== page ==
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VOA-TV Interview with Richard Bush - 2003-04-21


VOA-TV Host David Borgida talks with Richard Bush.

MR. BORGIDA
And now joining us, from the Brookings Institution here in Washington, Senior Fellow Richard Bush. Mr. Bush, no relation to our current President, is Director of the Brookings Center for Northeast Asian Policy Studies. Thanks so much, Mr. Bush, for being with us today.

MR. BUSH
It's a pleasure to be with you, David.

MR. BORGIDA
Let's talk first about the North Korean situation. How do you think we are now approaching this?

Is there some level of optimism that perhaps this concern and controversy over the North Korean nuclear program can be at least resolved diplomatically or are you not so hopeful, sir?

MR. BUSH
I think it's premature to make a judgment on that score. The good news is that China got more active on this issue and pulled together this tripartite meeting.

The good news is also that the United States was willing to attend and that North Korea was willing to attend.

But this is the beginning of a very long bargaining process, and this stage that we are about to begin is really talks about talks and nothing more.

MR. BORGIDA
How important is China in this process?

MR. BUSH
China is very important. It does not have as much leverage over North Korea as some people might think, but it does have more leverage than anybody else.

China concluded at the beginning of March that the situation was becoming dangerous and was a threat to Chinese interests, and so it became more aggressive in trying to bring the situation under control.

MR. BORGIDA
Mr. Bush, there has been an awful lot of reporting and commentary and speculation on why North Korea is open to these multilateral talks when before it was not.

Much of the speculation, at least in official Washington, is that the military effort to disarm Saddam Hussein in Iraq had some incentive to Pyongyang to move in this direction. What are your thoughts about that?

MR. BUSH
I think that may have had some effect. I think Chinese pressure probably had some effect.

But, in addition, North Korea can tell itself and tell the world that these really aren't multilateral talks, that these are bilateral talks convened by China.

That's the way they're portraying it. If that helps them get to the table, that's good.

MR. BORGIDA
And the role, of course, of South Korea, how do you see that at this point?

MR. BUSH
South Korea has been arguing for some kind of dialogue between the United States and North Korea for some time. They too favor multilateral talks, because they have a lot at stake.

South Korea was a bit unhappy that they were excluded at this first stage. They very much want, and the United States wants, to get them into the talks as soon as possible.

MR. BORGIDA
Mr. Bush, just from a layman's standpoint, an average American might make a linkage between threats posed by terrorism, rightly or wrongly, Iraq, rightly or wrongly, and move ahead to North Korea.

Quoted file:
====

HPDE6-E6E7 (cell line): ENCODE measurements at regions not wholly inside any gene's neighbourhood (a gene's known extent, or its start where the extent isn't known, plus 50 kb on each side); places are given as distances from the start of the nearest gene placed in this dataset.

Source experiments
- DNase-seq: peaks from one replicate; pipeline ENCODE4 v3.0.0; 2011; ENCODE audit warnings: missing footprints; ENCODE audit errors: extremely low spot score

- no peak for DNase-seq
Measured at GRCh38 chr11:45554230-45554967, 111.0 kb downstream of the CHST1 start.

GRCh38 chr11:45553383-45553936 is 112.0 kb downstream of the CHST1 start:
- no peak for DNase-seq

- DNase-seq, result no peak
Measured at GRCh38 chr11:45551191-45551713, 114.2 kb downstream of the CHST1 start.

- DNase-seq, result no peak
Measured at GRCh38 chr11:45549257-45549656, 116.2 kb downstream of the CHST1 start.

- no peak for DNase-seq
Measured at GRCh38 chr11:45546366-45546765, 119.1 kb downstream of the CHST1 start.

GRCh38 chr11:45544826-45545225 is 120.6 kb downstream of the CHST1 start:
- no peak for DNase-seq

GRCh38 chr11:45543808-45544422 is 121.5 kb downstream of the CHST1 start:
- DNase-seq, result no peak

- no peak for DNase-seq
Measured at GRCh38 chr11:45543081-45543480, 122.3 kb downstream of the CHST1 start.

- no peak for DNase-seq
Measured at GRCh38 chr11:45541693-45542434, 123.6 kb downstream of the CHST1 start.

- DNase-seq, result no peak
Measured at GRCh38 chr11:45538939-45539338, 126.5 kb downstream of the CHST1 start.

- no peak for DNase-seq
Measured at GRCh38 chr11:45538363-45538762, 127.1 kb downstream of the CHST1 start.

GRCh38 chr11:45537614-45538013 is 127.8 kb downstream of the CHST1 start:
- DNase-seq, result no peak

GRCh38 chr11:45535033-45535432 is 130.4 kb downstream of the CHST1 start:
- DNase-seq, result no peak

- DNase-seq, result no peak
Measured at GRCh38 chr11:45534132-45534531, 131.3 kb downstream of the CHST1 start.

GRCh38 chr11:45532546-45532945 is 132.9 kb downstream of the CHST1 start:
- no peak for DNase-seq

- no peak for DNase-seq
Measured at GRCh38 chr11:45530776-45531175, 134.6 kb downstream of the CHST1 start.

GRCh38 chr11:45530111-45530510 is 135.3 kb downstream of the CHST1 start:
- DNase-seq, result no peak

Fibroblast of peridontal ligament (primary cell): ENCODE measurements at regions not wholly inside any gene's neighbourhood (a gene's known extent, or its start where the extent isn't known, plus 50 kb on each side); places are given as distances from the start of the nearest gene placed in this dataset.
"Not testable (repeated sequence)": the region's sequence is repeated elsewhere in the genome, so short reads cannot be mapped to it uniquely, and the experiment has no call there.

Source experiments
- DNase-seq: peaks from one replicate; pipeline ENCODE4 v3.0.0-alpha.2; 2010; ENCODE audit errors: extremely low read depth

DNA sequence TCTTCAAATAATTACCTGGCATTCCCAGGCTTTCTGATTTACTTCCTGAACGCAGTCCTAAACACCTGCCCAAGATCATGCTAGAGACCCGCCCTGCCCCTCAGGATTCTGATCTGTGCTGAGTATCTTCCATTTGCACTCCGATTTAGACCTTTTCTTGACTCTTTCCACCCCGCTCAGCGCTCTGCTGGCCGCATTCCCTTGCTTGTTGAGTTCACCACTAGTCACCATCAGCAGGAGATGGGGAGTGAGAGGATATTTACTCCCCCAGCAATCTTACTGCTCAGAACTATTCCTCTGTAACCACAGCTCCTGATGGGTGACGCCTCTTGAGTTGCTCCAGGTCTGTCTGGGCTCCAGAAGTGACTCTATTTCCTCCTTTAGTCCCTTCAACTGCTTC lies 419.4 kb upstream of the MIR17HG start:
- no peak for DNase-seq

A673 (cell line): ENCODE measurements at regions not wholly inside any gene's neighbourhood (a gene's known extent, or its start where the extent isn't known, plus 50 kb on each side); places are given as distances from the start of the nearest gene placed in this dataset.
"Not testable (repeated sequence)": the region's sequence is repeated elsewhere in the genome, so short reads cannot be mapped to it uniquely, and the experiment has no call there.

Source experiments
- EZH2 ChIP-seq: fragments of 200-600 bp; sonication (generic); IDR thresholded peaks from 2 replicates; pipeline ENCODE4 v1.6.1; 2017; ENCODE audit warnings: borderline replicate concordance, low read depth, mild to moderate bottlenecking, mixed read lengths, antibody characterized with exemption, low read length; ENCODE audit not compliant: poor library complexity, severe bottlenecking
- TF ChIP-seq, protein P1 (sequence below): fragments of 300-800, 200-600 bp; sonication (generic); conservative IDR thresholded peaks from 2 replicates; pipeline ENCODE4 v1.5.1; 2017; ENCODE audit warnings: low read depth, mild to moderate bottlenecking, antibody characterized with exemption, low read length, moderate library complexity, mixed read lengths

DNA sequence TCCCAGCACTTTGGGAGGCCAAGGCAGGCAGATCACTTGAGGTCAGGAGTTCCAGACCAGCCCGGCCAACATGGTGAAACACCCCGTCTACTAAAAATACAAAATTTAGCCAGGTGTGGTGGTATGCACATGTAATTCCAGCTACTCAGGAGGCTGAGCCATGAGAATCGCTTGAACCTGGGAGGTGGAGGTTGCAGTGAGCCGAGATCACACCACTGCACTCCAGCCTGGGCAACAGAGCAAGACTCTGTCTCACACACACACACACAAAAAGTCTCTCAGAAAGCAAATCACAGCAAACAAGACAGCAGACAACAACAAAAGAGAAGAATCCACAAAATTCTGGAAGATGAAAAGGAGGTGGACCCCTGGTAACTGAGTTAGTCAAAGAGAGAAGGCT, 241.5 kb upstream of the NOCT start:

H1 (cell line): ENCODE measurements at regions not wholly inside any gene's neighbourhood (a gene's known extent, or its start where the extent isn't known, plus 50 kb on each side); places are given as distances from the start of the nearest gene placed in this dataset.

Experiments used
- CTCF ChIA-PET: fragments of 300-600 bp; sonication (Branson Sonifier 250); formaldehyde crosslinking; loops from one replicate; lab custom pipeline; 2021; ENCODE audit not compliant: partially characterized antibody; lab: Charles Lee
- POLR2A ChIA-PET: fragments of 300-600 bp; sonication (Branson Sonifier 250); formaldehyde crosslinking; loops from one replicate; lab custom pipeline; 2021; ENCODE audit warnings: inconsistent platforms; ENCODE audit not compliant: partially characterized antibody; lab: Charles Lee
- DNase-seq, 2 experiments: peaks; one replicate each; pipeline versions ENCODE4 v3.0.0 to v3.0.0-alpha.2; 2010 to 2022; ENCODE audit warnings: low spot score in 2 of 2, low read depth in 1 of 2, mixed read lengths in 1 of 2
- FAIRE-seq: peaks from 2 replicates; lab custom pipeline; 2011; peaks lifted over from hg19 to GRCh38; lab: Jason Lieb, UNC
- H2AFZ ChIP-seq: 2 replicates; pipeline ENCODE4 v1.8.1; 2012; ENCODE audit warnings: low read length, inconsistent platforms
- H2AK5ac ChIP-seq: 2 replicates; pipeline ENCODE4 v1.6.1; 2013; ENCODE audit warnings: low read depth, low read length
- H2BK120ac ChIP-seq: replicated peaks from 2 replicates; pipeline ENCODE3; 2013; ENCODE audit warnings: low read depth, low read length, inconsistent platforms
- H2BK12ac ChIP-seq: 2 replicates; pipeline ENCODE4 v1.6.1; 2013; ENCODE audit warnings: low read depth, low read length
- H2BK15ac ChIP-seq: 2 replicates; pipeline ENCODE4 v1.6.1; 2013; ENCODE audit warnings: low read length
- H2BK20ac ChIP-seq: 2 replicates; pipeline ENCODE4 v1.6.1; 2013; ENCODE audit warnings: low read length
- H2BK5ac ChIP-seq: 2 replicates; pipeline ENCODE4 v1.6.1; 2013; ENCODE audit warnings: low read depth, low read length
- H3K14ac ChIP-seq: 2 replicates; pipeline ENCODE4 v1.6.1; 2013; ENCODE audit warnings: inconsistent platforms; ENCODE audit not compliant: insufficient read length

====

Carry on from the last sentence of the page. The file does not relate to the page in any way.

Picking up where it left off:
In your view, is that a realistic concern, at least by some Americans and others in the West, that North Korea does pose, if this diplomacy does not work successfully, some kind of a real threat to the United States?

MR. BUSH
I think it does. If North Korea crosses the red line that the U.S. has drawn, and that is it truly begins reprocessing its spent fuel, it not only can increase the number of nuclear weapons it has at its disposal, but it can also sell the plutonium on the world market to rogue regimes or to terrorists.

That is a threat not just to its neighbors but to the entire world. And so the administration is correct to be concerned about this and try to head it off.

MR. BORGIDA
Let's talk for a moment, Mr. Bush, about China and the story regarding SARS, the disclosure that so many more people were infected by that disease than initially reported. What do you make of the political shakeup?

It has been described as highly unusual, if not rare, for Beijing to be doing this. What is your take on that?

MR. BUSH
I think the civilian leadership was losing control of the situation and they decided to do the only thing that they could do, which was to cut their losses.

So they changed their definition of a real case to bring it into line with international norms. That's one of the reasons the number has gone up.

It pushed the military to open up its hospitals and give an accurate accounting. And it fired a couple of officials to show that the government was serious.

MR. BORGIDA
Might this reflect, sir, a new openness on the part of the Chinese Government to these sorts of things in the future?

MR. BUSH
I don't hold out too much hope. This is more openness in the face of international criticism and international embarrassment. They lost control of the situation and are doing the only thing that they can to get some kind of control back.

MR. BORGIDA
Richad Bush, a senior Fellow at the Brookings Institution here in Washington, thanks for being with us.

MR. BUSH
My pleasure to do so.

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